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The house of Odysseus has been infiltrated by the suitors. They are steps away from staging an all-out revolt to force Penelope to marry, thus gaining the riches of the household. If Telemachus were to leave during the day, everyone would know he was gone. This would weaken the small hold Penelope has in keeping the suitors at bay. To leave at night keeps his secret. Also, Penelope would disagree with Telemachus' decision, and he does not want to argue with or disobey her.
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Telemachus sails away in the night to find more information about his father Odysseus because Athena advises him to. Athena, the goddess of war and wisdom, is also the special guardian of Odysseus and his family. She wants to help him get home, and she hopes that his son Telemachus will aid in that.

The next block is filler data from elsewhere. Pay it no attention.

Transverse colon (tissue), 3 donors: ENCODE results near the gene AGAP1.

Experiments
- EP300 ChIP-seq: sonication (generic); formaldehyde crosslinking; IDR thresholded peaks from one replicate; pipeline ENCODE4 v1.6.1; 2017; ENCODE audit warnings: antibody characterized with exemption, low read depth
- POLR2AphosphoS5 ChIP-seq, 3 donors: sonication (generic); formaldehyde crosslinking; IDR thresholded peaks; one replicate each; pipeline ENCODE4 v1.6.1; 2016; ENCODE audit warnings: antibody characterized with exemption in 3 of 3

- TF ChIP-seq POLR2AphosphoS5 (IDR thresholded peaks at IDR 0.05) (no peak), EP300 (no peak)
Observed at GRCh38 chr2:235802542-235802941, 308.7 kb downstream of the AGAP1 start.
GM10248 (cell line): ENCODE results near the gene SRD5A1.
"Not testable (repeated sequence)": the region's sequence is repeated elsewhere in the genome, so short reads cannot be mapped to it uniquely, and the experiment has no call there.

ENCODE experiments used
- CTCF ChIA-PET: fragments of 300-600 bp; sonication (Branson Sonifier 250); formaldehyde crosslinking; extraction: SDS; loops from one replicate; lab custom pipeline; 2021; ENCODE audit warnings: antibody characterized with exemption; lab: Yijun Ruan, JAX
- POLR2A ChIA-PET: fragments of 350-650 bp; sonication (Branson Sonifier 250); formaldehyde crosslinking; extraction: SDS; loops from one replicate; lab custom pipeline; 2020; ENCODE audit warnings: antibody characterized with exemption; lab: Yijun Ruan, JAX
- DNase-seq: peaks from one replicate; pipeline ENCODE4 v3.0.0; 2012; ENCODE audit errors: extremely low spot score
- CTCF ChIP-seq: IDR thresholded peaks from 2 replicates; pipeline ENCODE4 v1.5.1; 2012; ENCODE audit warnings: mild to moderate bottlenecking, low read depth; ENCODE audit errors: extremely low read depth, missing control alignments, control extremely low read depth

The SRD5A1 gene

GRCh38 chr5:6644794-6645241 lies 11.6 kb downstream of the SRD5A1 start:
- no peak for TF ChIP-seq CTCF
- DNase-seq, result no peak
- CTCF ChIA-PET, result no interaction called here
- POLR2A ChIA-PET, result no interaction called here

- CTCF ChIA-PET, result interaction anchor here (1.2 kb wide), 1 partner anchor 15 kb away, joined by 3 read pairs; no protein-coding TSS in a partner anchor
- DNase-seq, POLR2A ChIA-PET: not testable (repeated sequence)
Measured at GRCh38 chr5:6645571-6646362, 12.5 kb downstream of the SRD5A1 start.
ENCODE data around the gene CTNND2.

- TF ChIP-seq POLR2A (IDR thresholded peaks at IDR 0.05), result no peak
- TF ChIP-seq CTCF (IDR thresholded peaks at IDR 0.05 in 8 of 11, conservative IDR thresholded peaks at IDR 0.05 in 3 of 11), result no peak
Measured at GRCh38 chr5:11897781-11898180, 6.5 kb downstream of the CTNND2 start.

They have to leave in the night because of the suitors and because of his mother Penelope. If the suitors knew he was trying to leave, they would kill him. They are already frustrated because of Penelope's tricks to hold them back, and they are afraid of anything that might delay a possible marriage. Penelope, on the other hand, is terrified that Telemachus will never return. She has already suffered through one loved one going out to sea and not returning, and she cannot bear the thought of the same thing happening to her precious son. She definitely does not want him sailing off anywhere. They have been arguing a lot lately, over the suitors and over her steadfast hope that her husband will return. She also does not want to left alone to deal with the suitors.
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